As expected, most businesses refused to hire paper girls for good reason.
“You must understand, Linh, I can’t keep you here when you nearly die every time a customer spills drink all over you! I’m doing this for your own good, girlie. The least I can do for your late mother!” Marie, the barmaid, crossed her arms.
The ink stains on Linh’s face curved down. She held out her palms, ink writing scrawled messily all over her fingers.
[I'll be more careful. It was just one pint of beer on my feet. I managed to dry them out!]
“And look at your feet now! They’re crumpled! You can barely walk!”
[Not true,] Linh protested, and to prove that she took a few steps forward, her feet scrunching up uncomfortably every time. Her toes weren’t as spread out anymore, more pointed and curved, like trying to balance on rocking chair shoes. She toppled over a few stacked stools, her limbs squished into the chair legs.
“Oh for goodness sake. Stay still,” Marie stormed over, yanking Linh out as forcefully and gently as she could.
Linh winched at the tight grip around her waist. She could practically feel her dress beginning to tear. Then, with another yank, she and Marie fell back together in a heap.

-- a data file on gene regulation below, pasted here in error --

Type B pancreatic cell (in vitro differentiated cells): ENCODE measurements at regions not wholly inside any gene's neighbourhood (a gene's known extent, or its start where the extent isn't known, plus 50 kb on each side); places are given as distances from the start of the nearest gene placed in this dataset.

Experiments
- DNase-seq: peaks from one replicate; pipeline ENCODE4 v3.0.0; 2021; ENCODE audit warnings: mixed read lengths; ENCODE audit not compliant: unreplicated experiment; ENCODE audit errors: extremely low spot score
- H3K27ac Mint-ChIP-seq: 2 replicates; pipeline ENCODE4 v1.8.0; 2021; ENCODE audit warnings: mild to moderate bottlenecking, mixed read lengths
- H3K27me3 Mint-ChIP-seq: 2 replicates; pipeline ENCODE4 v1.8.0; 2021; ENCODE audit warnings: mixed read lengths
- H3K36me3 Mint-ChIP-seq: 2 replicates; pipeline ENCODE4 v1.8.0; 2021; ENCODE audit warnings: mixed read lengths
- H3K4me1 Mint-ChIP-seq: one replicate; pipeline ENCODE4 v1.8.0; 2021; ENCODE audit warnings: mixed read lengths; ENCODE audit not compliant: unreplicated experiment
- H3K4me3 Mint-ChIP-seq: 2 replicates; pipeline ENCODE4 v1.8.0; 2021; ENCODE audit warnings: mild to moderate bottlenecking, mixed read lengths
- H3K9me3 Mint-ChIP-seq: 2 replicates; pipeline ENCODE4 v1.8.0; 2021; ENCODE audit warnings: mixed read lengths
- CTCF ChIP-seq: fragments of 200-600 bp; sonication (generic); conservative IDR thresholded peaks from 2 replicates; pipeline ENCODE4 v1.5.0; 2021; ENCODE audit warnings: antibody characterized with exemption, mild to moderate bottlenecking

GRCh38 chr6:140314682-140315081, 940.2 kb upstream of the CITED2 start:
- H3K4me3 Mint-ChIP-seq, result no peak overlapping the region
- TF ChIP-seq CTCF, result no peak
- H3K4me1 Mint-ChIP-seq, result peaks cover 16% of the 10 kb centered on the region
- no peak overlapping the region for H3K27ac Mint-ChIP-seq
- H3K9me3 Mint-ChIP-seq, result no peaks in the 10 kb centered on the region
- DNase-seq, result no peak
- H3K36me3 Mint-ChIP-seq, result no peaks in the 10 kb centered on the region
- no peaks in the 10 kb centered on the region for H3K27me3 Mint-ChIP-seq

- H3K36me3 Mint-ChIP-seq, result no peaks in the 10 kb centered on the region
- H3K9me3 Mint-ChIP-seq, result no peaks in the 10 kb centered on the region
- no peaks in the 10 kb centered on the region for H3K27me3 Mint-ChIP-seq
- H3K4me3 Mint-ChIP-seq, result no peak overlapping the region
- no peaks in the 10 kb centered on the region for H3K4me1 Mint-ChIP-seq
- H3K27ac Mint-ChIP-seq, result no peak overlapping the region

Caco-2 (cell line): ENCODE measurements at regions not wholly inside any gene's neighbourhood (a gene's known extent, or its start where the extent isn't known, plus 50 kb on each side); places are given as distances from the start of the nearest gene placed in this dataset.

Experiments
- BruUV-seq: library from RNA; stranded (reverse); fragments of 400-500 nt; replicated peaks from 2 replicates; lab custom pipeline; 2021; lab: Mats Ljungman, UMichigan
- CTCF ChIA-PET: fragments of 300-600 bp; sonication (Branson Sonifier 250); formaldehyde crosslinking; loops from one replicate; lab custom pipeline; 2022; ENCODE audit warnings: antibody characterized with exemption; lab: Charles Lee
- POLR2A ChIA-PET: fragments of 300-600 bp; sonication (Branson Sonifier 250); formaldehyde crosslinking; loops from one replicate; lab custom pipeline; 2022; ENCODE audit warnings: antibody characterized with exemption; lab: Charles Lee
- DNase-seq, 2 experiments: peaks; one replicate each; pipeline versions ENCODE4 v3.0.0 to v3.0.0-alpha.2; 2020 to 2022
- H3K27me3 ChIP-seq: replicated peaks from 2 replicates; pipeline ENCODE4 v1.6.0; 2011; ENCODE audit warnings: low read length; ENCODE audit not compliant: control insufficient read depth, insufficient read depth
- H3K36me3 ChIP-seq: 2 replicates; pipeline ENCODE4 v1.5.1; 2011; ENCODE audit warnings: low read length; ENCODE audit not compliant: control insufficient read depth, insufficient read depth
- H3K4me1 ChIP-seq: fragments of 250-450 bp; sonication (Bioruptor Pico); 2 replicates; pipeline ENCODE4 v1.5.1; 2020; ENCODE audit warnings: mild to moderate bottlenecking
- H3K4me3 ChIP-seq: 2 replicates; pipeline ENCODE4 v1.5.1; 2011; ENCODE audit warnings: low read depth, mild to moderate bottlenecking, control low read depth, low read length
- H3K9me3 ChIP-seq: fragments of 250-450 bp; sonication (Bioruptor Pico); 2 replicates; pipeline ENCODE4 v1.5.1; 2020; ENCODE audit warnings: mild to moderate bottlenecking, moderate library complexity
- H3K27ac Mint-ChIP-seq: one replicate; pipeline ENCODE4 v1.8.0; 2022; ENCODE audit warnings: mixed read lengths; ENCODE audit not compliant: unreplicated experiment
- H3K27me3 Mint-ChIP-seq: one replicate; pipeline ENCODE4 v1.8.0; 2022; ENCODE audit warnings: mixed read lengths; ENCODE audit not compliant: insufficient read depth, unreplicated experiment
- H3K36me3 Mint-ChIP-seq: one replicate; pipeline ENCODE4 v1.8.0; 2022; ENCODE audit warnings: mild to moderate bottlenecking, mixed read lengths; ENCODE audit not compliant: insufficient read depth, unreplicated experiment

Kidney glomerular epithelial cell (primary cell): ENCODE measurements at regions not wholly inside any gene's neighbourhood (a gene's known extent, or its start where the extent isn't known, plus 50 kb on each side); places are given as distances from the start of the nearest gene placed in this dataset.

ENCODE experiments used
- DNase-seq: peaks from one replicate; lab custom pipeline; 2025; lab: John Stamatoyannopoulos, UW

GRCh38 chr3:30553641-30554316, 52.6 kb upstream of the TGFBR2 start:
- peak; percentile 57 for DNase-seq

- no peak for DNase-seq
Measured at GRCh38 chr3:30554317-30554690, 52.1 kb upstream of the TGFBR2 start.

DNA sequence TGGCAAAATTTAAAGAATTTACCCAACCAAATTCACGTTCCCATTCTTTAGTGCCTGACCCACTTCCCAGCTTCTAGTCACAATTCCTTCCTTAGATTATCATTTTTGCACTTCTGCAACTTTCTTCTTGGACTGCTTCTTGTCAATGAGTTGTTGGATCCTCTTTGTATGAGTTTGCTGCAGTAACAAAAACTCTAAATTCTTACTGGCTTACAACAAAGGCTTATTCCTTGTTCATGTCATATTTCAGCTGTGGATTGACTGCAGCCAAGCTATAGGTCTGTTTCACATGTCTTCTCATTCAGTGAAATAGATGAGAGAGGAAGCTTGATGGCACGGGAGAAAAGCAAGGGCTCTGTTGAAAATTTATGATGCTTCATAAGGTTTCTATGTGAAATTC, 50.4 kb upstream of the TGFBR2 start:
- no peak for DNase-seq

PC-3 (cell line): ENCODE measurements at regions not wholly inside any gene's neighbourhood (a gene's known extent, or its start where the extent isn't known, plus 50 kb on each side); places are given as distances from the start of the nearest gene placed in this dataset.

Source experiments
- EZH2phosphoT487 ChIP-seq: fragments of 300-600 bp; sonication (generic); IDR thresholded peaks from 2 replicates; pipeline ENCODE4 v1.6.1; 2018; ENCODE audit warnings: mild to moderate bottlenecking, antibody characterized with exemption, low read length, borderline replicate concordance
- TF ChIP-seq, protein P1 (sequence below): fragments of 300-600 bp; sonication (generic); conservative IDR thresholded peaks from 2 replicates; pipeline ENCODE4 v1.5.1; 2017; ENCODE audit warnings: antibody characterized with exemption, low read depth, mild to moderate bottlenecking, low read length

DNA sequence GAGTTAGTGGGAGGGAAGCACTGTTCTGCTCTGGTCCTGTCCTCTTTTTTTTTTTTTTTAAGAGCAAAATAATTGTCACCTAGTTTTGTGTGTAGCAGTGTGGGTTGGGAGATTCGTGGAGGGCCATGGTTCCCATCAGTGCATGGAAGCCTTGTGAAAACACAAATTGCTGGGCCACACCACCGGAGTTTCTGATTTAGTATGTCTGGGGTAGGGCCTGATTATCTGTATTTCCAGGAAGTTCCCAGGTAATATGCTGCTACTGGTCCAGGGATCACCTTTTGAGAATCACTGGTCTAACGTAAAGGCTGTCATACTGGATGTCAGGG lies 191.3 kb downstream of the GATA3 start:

“Argh, my legs!” Marie groaned, dress covered in the mud trekked all over the floor. “Blasted chairs!”
[Oh, I’m so sorry!] Linh immediately jumped off of her, offering a hand. [Let me help you up,] the words splashed in capital letters all over her folded skirt, [get some ointment—]
“NO, Linh Page, no!” Marie slammed her fist down. “I don’t need your help. I don’t need your kind here. I’ve done my best to shelter you since the incident, all for your mom, but that’s it! I’m done. You need to find work elsewhere!”
Linh’s eyes began to blur, to feel smudged over with tears. [But—]
“Get back to your room!” Marie roared.
For a moment, Linh froze. Marie’s twisted expression fell. She tried to take Linh’s hand.
“Linh, I’m so sor—”
[It’s fine. You’re right, Aunt Marie. I will find employment elsewhere. I’m sorry for being a burden,]
Linh looked down blankly. Each ink word splattered on her arms and skirts like split wine.
[I’ll return when I can pay you back for the profit I’ve lost you. Good day.]
She strolled out, ignoring her Aunt’s attempts to bring her back.
As she walked down the bustling city streets, people began to stop and stare. Whisper. Point fingers. Some, those like Linh, merely nodded in silent understanding.
Most businesses would never hire a paper girl, a girl literally made of paper. What profit can be found from a girl who can barely lift heavy boxes, barely cook, or sew anymore? What profit can be found from a girl who could die from the slightest amount of force, from a sudden outpour of rain?
But Linh needed the money. She had to buy her way out of the curse, whatever the cost.